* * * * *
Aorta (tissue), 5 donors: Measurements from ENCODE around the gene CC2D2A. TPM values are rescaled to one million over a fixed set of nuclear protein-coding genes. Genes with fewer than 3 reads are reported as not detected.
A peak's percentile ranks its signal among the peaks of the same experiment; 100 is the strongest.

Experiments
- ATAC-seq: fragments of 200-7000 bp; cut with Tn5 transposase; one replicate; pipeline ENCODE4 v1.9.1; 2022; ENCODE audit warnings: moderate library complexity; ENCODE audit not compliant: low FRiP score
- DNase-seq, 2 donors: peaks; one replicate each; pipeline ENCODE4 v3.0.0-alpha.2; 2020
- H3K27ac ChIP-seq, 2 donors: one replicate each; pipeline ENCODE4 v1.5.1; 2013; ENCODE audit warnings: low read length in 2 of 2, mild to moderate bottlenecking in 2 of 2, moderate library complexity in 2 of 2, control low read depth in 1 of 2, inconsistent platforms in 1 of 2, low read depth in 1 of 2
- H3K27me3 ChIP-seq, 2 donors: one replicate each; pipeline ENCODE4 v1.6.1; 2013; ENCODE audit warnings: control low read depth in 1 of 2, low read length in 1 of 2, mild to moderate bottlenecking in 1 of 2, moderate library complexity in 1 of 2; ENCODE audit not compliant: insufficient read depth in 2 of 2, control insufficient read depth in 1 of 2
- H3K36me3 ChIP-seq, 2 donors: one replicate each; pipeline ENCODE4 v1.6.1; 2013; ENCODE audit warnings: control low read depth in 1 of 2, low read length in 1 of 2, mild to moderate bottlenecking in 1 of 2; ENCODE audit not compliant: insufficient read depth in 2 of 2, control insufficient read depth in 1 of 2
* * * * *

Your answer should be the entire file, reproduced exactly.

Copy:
Aorta (tissue), 5 donors: Measurements from ENCODE around the gene CC2D2A. TPM values are rescaled to one million over a fixed set of nuclear protein-coding genes. Genes with fewer than 3 reads are reported as not detected.
A peak's percentile ranks its signal among the peaks of the same experiment; 100 is the strongest.

Experiments
- ATAC-seq: fragments of 200-7000 bp; cut with Tn5 transposase; one replicate; pipeline ENCODE4 v1.9.1; 2022; ENCODE audit warnings: moderate library complexity; ENCODE audit not compliant: low FRiP score
- DNase-seq, 2 donors: peaks; one replicate each; pipeline ENCODE4 v3.0.0-alpha.2; 2020
- H3K27ac ChIP-seq, 2 donors: one replicate each; pipeline ENCODE4 v1.5.1; 2013; ENCODE audit warnings: low read length in 2 of 2, mild to moderate bottlenecking in 2 of 2, moderate library complexity in 2 of 2, control low read depth in 1 of 2, inconsistent platforms in 1 of 2, low read depth in 1 of 2
- H3K27me3 ChIP-seq, 2 donors: one replicate each; pipeline ENCODE4 v1.6.1; 2013; ENCODE audit warnings: control low read depth in 1 of 2, low read length in 1 of 2, mild to moderate bottlenecking in 1 of 2, moderate library complexity in 1 of 2; ENCODE audit not compliant: insufficient read depth in 2 of 2, control insufficient read depth in 1 of 2
- H3K36me3 ChIP-seq, 2 donors: one replicate each; pipeline ENCODE4 v1.6.1; 2013; ENCODE audit warnings: control low read depth in 1 of 2, low read length in 1 of 2, mild to moderate bottlenecking in 1 of 2; ENCODE audit not compliant: insufficient read depth in 2 of 2, control insufficient read depth in 1 of 2